A lost opportunity.

  • Saul Muerte

Movie review: Overlord



From Iron Man to Iron Man II, throw an AC/DC track on a film trailer, and it automatically makes it awesome.
That appears to be incontrovertible, and the extra cool thing is, as a band they have been around for so long, they are practically their own genre.
Which means you could make another 10 trailers for 10 separate films using 10 different Acca Dacca songs, and they would all be fierce!
And this is even taking into account that they’d all sound the same…. but not really… (but yeah really. Ish).

Anyway, this brings us to the JJ Abrams produced WW2 horror film Overlord, which – as just mentioned; because of its soundtrack alone – appears to promise much. But does it deliver hells bells or more dirty deeds done dirt cheap?

The rumour that it was a Cloverfield prequel (which is bound to happen if the words “horror” and “Abrams” are mentioned in the same sentence) is a nice one, but not really warranted.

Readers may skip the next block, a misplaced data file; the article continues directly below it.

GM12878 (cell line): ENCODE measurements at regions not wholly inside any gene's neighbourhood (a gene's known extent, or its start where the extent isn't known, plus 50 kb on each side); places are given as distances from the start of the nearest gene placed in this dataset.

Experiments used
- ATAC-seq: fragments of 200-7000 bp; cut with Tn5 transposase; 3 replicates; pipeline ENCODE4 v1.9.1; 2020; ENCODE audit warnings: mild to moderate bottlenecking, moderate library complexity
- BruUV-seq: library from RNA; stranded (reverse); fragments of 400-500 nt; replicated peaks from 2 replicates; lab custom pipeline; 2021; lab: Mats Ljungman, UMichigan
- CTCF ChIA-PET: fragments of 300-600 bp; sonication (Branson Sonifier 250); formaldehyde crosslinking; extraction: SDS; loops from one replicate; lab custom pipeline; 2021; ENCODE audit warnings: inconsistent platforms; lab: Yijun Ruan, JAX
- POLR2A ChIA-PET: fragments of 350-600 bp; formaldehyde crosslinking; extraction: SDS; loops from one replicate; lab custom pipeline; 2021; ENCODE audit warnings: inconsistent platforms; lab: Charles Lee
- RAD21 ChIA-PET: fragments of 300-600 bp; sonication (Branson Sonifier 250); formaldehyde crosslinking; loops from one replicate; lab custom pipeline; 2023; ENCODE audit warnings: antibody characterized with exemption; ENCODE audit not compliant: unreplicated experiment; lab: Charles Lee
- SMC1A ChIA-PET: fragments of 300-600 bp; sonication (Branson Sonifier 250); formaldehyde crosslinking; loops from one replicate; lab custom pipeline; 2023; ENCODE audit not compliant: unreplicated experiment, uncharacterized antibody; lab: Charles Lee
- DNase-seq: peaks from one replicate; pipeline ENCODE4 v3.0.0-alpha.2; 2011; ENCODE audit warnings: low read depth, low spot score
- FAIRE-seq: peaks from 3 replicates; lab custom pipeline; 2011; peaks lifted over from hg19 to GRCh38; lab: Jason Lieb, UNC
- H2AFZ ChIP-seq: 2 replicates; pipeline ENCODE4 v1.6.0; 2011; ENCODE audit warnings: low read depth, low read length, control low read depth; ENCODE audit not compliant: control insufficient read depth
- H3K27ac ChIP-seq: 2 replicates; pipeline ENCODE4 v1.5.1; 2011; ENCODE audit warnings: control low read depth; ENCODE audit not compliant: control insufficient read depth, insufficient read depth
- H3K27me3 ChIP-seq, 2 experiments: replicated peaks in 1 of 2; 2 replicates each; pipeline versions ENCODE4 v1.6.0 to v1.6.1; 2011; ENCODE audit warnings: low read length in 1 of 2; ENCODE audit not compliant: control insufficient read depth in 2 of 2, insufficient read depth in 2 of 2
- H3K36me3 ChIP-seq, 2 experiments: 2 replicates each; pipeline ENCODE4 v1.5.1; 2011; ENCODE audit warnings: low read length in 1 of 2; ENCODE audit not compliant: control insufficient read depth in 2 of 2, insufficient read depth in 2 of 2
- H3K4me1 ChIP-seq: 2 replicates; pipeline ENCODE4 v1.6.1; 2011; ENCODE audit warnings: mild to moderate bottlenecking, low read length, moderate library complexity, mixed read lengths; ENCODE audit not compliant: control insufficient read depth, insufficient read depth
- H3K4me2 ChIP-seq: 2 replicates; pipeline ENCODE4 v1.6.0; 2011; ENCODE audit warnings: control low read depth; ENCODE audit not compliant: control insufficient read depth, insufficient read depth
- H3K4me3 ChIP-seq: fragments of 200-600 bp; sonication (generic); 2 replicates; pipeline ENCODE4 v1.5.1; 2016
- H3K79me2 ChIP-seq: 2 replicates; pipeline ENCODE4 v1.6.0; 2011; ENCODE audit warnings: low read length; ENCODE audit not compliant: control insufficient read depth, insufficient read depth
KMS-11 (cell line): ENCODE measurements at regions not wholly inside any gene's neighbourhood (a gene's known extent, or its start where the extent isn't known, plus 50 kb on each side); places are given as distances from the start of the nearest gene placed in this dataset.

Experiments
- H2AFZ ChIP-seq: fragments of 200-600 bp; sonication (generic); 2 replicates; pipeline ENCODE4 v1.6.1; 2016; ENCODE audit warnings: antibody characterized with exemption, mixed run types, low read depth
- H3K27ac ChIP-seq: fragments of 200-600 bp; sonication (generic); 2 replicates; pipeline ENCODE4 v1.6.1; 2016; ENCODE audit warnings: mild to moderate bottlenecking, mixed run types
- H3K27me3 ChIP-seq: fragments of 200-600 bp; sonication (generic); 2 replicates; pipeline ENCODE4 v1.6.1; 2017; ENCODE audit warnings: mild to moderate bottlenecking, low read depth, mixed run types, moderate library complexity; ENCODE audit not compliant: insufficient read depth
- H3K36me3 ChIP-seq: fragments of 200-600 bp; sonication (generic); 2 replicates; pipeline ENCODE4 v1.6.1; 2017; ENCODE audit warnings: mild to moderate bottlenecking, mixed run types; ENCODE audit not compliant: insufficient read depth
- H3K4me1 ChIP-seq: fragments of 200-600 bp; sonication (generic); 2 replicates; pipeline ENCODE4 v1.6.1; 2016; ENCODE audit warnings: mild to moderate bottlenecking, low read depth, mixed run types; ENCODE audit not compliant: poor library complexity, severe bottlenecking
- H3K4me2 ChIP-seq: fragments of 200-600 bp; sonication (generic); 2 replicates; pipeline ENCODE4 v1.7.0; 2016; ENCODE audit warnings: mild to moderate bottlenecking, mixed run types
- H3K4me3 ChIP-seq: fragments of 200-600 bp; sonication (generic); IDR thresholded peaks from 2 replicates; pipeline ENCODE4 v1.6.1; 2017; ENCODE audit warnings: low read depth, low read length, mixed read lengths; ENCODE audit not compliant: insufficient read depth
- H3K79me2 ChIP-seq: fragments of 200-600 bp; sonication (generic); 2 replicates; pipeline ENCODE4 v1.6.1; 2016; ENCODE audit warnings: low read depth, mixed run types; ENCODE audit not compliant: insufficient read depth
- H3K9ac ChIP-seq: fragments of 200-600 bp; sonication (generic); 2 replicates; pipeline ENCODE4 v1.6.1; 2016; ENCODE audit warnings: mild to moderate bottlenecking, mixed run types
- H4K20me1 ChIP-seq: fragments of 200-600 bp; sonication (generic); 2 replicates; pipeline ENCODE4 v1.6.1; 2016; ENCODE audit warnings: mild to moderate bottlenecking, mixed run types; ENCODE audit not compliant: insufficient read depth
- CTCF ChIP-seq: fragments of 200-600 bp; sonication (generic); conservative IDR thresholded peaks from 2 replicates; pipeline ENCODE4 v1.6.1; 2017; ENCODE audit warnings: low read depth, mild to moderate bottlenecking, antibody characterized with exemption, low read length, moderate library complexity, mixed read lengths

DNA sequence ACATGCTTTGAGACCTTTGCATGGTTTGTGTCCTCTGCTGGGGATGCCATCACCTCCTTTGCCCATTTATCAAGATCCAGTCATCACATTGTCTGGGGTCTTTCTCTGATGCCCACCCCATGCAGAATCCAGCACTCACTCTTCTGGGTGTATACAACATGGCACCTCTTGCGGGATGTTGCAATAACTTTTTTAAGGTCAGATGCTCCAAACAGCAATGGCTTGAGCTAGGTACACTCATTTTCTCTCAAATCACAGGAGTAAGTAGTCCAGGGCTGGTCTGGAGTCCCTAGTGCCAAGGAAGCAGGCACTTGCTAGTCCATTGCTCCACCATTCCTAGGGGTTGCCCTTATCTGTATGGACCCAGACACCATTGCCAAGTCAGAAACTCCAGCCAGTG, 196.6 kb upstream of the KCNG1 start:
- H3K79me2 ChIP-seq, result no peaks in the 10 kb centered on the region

For a start, the Big Bad is pretty much as you’d expect based on the afore-mentioned trailer (zombies born of science!) so thematically we’re not talking space Godzilla.

Plus, the one thing that ties Cloverfield and Cloverfield Lane (I think it’s safe to say we’re all retconning Paradox out of our collective memory) is that they are brilliantly constructed and well unfolded films – they both keep moving at a real page-turning pace.

And that’s where Overlord falls down. Its opening 15 mins IS breathtaking – although it is spoiled just a tad by the fact Tom Cruise already sort of did it in Edge of Tomorrow (ie: airdrop on a war zone ahead of schedule due to plane-blowing-‘upage’).

But from there it gets a little bogged down in pace by not really giving you anything that keeps you guessing, or shouting “sick twist bro!” in your head.